Four New Things to Know About Trump’s Trade Tariffs
Trump’s tariffs, and the reactions to them from other countries, change quickly. Here’s what’s happened over the past few days.
As a brief primer: During his campaign, Donald Trump promised to enact tariffs on various imported products and materials from multiple countries, with the idea that a tariff on these imports would increase their price enough to increase domestic sales. Despite widespread disapproval from economists, who saw the tariffs as provoking a trade war which would substantially hurt everybody, Trump enacted tariffs on steel and aluminum from Mexico, Canada, and the European Union, and has also announced tariffs on tens of billions of dollars of good from China. (The China tariffs, says Trump, are due to intellectual property theft.)
These countries, in turn, either imposed or announced retaliatory tariffs of their own, and the European Union and China, in particular, targeted American agricultural products. You can read more about these tariffs here.
Recently, some other news has broken:
Reuters reported that China has lowered tariffs on soybeans from five Asian countries (India, Bangladesh, South Korea, Sri Lanka, and Laos). This is a necessary move for China, as the United States had previously been its biggest international seller of soybeans—that is, until China announced tariffs on American soy.
Jack Daniels announced that the price of its whiskey will rise by about 10 percent in Europe. The European Union specifically mentioned bourbon in its list of American items to receive tariffs; it’s generally assumed this was a nudge at Mitch McConnell, the Senate Majority Leader who represents Kentucky. (Jack Daniels is based in Tennessee, but most bourbon is produced in Kentucky.) Jack Daniels says the increased prices are its only way to stay remotely profitable in Europe, though the higher price could decrease sales.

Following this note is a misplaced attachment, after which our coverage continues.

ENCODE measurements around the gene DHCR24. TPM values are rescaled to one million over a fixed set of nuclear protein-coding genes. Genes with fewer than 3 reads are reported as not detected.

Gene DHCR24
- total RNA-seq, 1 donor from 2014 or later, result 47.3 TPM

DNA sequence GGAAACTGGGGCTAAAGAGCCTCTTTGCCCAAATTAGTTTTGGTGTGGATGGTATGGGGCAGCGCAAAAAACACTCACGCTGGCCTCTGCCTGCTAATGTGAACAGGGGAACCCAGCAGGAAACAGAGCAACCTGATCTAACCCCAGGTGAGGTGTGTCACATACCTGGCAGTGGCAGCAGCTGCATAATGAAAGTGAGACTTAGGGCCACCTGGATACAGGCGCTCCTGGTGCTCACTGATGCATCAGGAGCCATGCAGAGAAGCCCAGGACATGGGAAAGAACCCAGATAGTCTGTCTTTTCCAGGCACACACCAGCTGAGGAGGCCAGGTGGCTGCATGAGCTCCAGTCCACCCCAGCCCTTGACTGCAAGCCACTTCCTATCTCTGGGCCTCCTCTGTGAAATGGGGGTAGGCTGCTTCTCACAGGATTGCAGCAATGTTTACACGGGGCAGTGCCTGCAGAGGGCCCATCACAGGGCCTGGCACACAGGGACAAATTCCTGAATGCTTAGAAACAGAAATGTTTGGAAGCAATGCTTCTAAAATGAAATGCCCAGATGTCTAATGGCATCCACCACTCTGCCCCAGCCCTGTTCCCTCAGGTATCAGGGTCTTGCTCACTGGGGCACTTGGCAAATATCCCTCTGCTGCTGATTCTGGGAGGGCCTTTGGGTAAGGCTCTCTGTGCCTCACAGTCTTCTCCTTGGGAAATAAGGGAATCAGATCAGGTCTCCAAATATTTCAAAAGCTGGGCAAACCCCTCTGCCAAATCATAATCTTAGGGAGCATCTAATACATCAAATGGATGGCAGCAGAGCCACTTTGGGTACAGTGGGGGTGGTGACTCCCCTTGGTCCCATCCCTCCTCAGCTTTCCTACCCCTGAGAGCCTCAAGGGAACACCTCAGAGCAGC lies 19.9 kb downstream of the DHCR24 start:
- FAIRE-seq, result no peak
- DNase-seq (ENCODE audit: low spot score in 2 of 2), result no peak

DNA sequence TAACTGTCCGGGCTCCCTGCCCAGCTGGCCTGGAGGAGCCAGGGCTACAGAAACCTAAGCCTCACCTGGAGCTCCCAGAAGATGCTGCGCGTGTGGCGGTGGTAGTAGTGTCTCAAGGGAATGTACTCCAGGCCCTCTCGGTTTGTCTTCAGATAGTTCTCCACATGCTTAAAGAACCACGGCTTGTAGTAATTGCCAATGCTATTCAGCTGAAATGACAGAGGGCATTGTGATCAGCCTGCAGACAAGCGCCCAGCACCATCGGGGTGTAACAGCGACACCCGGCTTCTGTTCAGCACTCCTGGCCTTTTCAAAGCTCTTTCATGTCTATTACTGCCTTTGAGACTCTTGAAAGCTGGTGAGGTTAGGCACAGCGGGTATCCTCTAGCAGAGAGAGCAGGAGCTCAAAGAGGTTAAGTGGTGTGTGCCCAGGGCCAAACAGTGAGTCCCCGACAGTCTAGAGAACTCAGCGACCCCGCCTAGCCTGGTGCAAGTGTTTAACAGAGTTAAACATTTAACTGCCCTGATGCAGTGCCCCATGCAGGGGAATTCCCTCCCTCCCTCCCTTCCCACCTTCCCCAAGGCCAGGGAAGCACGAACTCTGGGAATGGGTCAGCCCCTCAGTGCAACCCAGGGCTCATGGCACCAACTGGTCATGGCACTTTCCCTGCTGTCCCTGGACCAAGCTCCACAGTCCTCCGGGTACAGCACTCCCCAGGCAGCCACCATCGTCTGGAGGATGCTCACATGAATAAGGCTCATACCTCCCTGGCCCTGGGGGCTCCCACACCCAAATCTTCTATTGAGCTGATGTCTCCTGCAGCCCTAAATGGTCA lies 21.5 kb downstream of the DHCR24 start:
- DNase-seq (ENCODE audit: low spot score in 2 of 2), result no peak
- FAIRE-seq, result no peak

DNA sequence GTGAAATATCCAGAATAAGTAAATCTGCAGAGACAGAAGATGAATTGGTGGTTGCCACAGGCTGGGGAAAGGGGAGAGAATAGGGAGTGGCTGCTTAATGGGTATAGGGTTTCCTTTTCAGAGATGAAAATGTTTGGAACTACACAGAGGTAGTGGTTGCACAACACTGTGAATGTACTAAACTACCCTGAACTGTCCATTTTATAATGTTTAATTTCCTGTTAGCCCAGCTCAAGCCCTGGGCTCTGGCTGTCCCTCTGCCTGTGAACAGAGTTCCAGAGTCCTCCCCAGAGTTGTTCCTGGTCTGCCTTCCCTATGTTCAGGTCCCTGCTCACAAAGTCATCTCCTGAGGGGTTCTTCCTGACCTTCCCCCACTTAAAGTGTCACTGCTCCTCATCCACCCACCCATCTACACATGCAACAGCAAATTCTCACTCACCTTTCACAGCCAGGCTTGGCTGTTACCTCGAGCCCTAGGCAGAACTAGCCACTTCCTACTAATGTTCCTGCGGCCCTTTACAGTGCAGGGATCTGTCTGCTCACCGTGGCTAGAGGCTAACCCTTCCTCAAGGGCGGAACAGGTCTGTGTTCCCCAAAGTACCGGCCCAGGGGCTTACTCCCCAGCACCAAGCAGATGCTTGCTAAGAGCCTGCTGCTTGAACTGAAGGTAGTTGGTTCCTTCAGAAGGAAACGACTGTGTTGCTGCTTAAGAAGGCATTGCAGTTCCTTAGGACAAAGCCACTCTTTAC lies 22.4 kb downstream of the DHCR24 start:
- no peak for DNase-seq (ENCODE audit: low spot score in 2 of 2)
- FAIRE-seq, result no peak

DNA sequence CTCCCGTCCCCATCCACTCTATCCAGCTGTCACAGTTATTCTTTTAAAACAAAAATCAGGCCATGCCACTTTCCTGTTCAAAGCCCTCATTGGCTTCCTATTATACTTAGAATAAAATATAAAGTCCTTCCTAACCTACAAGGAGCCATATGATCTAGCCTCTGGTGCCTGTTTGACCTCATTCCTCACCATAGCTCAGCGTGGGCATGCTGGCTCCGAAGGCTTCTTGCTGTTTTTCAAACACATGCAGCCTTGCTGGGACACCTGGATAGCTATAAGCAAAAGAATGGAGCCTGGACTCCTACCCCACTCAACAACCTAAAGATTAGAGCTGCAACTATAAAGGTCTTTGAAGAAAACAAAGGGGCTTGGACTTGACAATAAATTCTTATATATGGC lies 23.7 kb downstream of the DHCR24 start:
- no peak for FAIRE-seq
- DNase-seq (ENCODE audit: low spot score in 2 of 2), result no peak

The New York Times reports that American cheesemakers, especially those in Wisconsin, are concerned that retaliatory tariffs from Mexico and the European Union will lead to a vastly decreased market for their products—and that they’ll maybe even have to dump milk. Cheese, like whiskey, was specifically targeted by the European Union, in this case because another prominent Republican, Speaker of the House Paul Ryan, hails from Wisconsin.
In response to widespread concern from farmers, USDA secretary Sonny Perdue has previously defended Trump, who appointed him, saying that he and the president would not allow farmers to become “casualties” of a trade war. (He did not elaborate on how they’d prevent this.) On Monday, Perdue contributed an op-ed to USA Today, in which he continued to stand with the president, reiterating that the tariffs are needed to stop Chinese theft of American intellectual property. A quote:
“The president has instructed me to craft a strategy to support our farmers in the face of retaliatory tariffs. At the U.S. Department of Agriculture, we have tools at our disposal to support farmers faced with losses that might occur due to downturns in commodities markets. To this point, we have not unveiled our strategy, as it is not good practice to open our playbook while the opposing team is watching.”
Perdue, in the op-ed, repeatedly says that farmers will not be allowed to suffer, but does not elaborate on what this strategy might be or when it might take effect, or, for that matter, how announcing a subsidy to soybean farmers (or whatever the eventual plan might be) would in any way harm negotiations.
We’ll continue to keep you posted.